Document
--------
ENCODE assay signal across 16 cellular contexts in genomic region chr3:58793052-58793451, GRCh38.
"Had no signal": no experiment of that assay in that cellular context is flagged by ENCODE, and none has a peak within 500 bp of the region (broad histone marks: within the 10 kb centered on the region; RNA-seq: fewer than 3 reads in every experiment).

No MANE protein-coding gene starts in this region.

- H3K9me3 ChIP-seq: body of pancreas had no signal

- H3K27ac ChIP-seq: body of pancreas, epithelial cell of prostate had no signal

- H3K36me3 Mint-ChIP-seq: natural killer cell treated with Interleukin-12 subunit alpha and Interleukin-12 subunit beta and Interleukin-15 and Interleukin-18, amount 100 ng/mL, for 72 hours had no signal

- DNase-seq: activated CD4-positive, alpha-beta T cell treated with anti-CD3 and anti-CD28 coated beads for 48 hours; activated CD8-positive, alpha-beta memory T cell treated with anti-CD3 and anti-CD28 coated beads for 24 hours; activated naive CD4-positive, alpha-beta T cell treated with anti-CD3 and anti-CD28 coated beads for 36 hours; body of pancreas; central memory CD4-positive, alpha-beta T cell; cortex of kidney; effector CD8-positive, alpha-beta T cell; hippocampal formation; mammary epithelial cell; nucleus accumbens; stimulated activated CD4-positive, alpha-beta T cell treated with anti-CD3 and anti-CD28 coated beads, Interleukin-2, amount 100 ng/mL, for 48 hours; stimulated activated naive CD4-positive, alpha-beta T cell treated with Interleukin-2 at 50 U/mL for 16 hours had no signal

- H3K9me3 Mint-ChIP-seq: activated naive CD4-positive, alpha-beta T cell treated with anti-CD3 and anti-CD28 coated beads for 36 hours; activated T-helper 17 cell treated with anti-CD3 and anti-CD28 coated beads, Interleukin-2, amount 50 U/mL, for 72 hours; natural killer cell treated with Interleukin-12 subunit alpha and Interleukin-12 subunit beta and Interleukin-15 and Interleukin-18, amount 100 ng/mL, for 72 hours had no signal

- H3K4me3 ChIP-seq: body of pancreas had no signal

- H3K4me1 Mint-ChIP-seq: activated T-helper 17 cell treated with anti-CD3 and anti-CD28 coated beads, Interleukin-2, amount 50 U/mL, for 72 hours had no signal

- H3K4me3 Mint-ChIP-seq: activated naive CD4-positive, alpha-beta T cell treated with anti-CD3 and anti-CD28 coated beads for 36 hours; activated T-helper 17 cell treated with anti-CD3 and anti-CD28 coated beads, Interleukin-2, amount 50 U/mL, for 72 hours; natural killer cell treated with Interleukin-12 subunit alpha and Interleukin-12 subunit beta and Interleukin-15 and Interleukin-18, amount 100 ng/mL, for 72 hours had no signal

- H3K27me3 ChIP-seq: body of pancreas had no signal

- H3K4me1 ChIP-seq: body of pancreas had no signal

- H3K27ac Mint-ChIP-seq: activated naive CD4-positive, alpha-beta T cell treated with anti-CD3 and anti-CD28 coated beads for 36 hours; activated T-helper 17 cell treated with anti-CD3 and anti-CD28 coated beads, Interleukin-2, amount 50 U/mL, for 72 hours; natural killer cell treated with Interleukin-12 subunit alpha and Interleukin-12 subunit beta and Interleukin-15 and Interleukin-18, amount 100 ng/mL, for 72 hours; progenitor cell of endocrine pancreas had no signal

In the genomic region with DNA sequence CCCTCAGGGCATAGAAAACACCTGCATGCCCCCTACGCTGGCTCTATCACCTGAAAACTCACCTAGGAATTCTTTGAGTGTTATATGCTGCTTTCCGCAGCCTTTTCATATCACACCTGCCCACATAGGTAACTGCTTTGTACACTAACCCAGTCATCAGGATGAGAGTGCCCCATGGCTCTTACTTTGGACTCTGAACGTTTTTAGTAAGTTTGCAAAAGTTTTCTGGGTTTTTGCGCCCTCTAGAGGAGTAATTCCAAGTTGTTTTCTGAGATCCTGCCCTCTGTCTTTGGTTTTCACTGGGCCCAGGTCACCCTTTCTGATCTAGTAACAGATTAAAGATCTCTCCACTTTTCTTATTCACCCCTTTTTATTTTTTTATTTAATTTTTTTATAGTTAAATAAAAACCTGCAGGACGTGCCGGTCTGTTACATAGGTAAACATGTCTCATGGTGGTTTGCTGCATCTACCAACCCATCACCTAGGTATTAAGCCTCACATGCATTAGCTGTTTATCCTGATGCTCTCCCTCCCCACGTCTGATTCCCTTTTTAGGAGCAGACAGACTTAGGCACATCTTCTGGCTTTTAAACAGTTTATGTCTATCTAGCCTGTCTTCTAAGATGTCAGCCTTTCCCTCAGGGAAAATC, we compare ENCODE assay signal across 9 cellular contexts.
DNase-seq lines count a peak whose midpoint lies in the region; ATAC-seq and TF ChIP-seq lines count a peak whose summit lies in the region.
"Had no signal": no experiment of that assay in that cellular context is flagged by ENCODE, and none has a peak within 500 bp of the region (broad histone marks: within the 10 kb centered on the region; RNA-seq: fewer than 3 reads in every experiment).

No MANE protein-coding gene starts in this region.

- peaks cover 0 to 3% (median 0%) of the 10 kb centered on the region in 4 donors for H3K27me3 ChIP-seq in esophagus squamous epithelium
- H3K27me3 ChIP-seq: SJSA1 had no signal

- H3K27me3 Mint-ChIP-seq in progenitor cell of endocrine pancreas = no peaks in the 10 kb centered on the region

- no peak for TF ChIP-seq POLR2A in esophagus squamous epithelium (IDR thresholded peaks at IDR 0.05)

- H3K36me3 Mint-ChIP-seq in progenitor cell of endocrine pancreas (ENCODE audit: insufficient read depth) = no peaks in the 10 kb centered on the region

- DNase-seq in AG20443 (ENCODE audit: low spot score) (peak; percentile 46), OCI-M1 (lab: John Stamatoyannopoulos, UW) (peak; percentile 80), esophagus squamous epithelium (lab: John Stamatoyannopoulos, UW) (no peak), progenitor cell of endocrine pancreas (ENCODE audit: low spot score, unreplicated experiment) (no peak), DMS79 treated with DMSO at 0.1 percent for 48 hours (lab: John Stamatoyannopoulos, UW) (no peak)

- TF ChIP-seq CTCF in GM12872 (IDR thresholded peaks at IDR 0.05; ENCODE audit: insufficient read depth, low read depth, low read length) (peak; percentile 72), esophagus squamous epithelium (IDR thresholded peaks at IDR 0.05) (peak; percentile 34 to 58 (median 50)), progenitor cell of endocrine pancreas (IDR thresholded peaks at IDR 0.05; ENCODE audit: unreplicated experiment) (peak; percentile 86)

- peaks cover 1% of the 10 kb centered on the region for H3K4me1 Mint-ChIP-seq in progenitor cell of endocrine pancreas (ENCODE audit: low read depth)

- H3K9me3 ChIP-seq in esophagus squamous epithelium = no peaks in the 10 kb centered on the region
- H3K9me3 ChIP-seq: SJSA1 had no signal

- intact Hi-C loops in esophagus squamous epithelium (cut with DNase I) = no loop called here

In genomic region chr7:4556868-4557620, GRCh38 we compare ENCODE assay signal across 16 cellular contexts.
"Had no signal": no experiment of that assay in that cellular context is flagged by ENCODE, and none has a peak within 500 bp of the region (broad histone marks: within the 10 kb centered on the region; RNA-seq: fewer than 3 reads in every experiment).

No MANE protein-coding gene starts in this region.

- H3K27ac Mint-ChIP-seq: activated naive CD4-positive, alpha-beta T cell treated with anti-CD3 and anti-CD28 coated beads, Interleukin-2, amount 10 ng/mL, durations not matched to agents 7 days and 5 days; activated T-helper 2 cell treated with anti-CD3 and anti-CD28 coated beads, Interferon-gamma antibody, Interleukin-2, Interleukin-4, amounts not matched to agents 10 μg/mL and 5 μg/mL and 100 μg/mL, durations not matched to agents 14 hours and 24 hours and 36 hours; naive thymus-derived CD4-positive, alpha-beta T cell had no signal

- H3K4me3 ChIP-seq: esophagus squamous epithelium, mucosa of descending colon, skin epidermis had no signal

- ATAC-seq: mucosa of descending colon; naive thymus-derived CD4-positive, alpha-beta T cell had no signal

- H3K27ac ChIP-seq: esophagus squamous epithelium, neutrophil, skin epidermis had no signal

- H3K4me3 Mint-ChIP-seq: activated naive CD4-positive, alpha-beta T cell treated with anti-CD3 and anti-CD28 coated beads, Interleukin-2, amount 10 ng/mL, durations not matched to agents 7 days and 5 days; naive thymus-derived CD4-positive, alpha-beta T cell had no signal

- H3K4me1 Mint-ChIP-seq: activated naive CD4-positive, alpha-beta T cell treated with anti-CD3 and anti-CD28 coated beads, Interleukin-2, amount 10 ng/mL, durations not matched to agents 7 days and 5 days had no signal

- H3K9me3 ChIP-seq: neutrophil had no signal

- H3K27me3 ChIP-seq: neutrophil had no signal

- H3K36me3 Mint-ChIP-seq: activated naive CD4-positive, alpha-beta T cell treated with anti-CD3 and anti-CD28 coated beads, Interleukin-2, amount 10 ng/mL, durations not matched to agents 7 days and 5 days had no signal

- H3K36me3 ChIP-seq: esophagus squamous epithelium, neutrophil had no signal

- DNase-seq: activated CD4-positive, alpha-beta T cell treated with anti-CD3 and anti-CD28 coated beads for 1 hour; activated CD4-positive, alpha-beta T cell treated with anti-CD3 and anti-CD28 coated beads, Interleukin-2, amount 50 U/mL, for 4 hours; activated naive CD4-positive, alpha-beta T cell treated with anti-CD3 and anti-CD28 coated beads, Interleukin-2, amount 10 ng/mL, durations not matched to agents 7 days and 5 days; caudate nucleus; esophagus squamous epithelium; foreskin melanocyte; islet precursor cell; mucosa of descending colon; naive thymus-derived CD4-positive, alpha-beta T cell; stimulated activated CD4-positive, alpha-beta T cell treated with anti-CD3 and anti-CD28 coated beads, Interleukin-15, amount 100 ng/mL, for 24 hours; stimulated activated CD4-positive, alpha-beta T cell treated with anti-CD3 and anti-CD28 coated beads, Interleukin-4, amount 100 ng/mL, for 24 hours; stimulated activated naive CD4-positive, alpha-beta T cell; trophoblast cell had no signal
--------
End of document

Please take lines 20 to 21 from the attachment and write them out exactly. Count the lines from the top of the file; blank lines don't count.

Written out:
- H3K27me3 ChIP-seq: SJSA1 had no signal

- H3K27me3 Mint-ChIP-seq in progenitor cell of endocrine pancreas = no peaks in the 10 kb centered on the region